The food industry is edging away from “synthetics” in almost every way. But there’s one notable exception.
Food-grade lubricants are broadly divided into two classes: synthetic and mineral oil-based. The situation is roughly analogous to motor oil: Synthetics are more expensive but last longer and can handle a wider range of conditions.
Jim Girard, chief marketing officer for Lubriplate (www.lubriplate.com), says that his company’s food industry customers want long-life food-grade lubricants. Equipment manufacturers “are recommending synthetic fluids and greases, which is the market driver,” he says. New Lubriplate products in this line include polyol ester food grade chain oils and perfluoropolyether (PFPE) greases for extreme high temp applications.
The difference between synthetic and non-synthetic lubricants is mostly in the raw material. “Mineral oil” is a catchall term that denotes a range of products, including lubricants, based purely on crude oil. White mineral oil, used for applications with direct food contact, derives from highly refined petroleum. Synthetic products are based mostly on chemicals other than crude oil, most often esters or olefins, although some synthetic lubricants are blends that include materials derived from crude oil.
The biggest single determinant for using synthetic oil is temperature. Synthetics can be engineered to endure both higher and lower temperatures than most mineral-oil-based lubricants.
The highest feasible temperature for an application with a mineral oil lubricant is about 160°F, says David Turner, product specialist at the Clarion Lubricants division of Citgo (www.clarionlubricants.com/FoodGrade). “When you get up around 200°F, it’s time to start thinking synthetic, because the service life of a mineral oil product will be significantly shorter than it would be at a lower temperature,” Turner says.
Matching application temperature to lubricant type is not just a matter of making sure the equipment won’t break down. The lube’s service life should be considered; if it has to be changed too often, any money saved by using it will turn out to be a false economy.
The base temperature for maximum service life tends to be around 175°F for synthetic lubricants, compared with about 140°F for mineral oils, Turner says. As the application temperature rises above 140°F, mineral oils, or any lubricants based on hydrocarbons, tend to break down rapidly. For every 18°F over 140°F, the service life tends to get cut in half. That means a lubricant rated for 1,000 hours of service life at 140°F would have only about 125 hours at 194°F.
On the other hand, end users have a powerful incentive to use mineral oil lubricants: price.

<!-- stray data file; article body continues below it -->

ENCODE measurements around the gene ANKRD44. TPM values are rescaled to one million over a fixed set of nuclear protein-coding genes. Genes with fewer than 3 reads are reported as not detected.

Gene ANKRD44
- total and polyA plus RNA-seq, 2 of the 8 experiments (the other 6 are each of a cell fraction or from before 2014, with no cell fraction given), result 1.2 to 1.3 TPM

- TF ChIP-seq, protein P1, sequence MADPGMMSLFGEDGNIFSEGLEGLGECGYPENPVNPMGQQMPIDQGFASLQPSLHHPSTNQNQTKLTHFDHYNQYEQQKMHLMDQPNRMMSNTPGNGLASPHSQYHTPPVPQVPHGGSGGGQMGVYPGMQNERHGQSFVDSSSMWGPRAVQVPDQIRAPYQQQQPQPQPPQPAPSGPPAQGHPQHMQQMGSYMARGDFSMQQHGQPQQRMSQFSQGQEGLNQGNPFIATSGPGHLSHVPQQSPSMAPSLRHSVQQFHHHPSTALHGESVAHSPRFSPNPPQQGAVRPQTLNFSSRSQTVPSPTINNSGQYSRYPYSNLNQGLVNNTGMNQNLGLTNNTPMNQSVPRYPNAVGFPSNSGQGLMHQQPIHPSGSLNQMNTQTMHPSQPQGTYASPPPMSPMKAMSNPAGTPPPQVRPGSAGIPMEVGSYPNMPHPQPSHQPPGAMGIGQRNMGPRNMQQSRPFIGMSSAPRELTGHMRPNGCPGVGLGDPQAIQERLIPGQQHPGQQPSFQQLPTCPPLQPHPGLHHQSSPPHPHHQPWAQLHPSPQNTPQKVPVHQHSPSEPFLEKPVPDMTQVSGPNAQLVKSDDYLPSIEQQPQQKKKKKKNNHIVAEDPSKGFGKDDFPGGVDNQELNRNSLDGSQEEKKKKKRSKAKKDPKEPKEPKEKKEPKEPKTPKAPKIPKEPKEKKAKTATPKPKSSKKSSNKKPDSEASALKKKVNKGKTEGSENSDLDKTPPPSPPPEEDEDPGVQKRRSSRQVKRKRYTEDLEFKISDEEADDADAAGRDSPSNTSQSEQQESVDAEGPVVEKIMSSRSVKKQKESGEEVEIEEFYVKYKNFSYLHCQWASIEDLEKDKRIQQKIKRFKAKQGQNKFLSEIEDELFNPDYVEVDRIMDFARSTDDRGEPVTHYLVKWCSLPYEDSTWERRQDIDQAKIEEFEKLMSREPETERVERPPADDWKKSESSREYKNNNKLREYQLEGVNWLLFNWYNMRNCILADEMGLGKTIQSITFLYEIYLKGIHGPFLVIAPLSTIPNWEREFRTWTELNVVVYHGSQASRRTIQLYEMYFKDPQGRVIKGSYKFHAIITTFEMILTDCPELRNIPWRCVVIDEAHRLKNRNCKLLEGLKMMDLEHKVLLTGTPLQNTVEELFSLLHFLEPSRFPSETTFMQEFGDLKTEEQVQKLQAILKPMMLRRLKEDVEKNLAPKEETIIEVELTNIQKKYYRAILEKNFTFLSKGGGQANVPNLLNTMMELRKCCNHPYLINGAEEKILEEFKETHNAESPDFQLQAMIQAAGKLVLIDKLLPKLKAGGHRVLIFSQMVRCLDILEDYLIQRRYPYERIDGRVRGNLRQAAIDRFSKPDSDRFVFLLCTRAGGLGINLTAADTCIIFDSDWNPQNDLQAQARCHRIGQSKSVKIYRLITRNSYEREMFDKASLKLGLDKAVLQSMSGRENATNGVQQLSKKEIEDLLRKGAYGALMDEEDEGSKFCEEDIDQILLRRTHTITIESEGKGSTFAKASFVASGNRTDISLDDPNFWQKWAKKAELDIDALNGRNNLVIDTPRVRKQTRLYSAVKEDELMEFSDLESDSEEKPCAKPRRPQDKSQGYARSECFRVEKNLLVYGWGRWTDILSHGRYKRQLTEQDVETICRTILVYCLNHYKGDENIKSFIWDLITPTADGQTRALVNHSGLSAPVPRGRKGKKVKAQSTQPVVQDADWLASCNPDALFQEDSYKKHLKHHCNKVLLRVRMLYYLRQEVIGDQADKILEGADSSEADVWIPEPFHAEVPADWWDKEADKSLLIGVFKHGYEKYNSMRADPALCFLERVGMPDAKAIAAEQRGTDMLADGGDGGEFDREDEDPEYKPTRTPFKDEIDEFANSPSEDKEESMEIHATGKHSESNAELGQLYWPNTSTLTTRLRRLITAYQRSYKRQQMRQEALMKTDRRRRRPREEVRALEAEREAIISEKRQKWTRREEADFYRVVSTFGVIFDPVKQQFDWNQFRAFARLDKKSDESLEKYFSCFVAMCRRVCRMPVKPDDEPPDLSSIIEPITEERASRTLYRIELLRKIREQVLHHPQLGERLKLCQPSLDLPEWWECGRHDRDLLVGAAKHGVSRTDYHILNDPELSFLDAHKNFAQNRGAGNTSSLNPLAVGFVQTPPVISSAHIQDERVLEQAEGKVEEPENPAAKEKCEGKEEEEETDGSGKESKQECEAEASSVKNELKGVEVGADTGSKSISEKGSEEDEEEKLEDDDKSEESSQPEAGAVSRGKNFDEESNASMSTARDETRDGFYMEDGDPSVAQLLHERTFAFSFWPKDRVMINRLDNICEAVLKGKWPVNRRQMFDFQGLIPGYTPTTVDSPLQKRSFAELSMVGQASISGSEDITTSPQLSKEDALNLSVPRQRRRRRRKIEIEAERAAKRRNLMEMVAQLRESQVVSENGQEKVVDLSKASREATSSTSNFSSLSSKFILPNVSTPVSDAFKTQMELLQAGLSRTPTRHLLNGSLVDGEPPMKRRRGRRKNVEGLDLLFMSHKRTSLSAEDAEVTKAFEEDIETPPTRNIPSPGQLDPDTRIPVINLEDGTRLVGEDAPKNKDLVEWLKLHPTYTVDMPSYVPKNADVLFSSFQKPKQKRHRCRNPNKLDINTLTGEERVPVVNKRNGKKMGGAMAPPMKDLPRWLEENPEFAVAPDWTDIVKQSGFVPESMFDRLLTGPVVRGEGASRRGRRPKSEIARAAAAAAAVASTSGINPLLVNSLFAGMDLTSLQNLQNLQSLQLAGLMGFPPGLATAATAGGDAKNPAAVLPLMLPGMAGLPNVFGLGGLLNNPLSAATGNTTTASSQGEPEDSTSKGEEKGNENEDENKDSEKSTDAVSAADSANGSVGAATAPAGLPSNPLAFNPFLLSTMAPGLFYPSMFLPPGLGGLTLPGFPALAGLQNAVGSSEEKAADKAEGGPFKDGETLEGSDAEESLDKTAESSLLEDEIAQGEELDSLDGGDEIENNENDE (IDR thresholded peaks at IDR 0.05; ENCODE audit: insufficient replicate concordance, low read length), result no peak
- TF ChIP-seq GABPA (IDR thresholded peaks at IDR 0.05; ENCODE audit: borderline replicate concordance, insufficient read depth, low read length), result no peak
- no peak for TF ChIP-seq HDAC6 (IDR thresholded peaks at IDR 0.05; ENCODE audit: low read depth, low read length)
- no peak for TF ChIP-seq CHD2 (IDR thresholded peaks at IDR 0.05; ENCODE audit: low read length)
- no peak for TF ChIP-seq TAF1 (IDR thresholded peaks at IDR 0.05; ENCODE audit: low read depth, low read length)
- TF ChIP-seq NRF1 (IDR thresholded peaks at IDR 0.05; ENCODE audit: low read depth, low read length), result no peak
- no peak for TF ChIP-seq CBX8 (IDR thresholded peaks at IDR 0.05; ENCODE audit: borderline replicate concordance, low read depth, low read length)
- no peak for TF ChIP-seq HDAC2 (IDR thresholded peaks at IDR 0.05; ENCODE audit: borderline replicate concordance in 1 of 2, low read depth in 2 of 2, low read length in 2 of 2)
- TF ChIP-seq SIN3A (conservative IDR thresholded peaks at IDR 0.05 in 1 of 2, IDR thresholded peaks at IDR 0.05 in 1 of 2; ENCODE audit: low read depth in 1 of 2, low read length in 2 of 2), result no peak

“We recommend the white mineral oil for most food-grade applications simply for economic purposes,” Turner says. He cites a global survey from the National Lubricating Grease Institute that determines that 90 percent of the greases produced around the world are mineral-oil based.
“The vast majority of applications out there, be it gear oils or hydraulic fluids or a few other things, are basically very well covered by mineral oil-based products,” he says. “But there are a few places where a synthetic fluid would be needed.”
Even among synthetics, there are widespread price differences. Much of the product development in synthetic lubricants has to do with finding less expensive alternatives for a given application. For example, Food NH174-401, a new oil from Klüber (https://www.klueber.com/en/), can be used in applications like pulleys and bearings at temperatures up to 450°F. It uses a polyuvea thickening additive with a synthetic base at one-fourth the cost of PFPE grease, according to food marketing manager Marius Czech.
Making the grade
Both mineral-oil-based and synthetic products are subject to certain basic classifications when it comes to use in food plants. Perhaps the most basic is what constitutes being a “food-grade” lubricant in the first place.
Broadly speaking, being classified as food-grade means a lubricant is not toxic if consumed in trace amounts. This is for the most part a matter of starting with a nontoxic base, whether mineral oil or an ester or olefin, and avoiding toxic additives like lead, zinc or lithium.
The entire concept of “food-grade” lubricants doesn’t have long-standing roots. As recently as the late 2000s, a poll of food processors by NSF International showed three out of five did not stock any lubricants rated as suitable for applications with a possibility of food contact.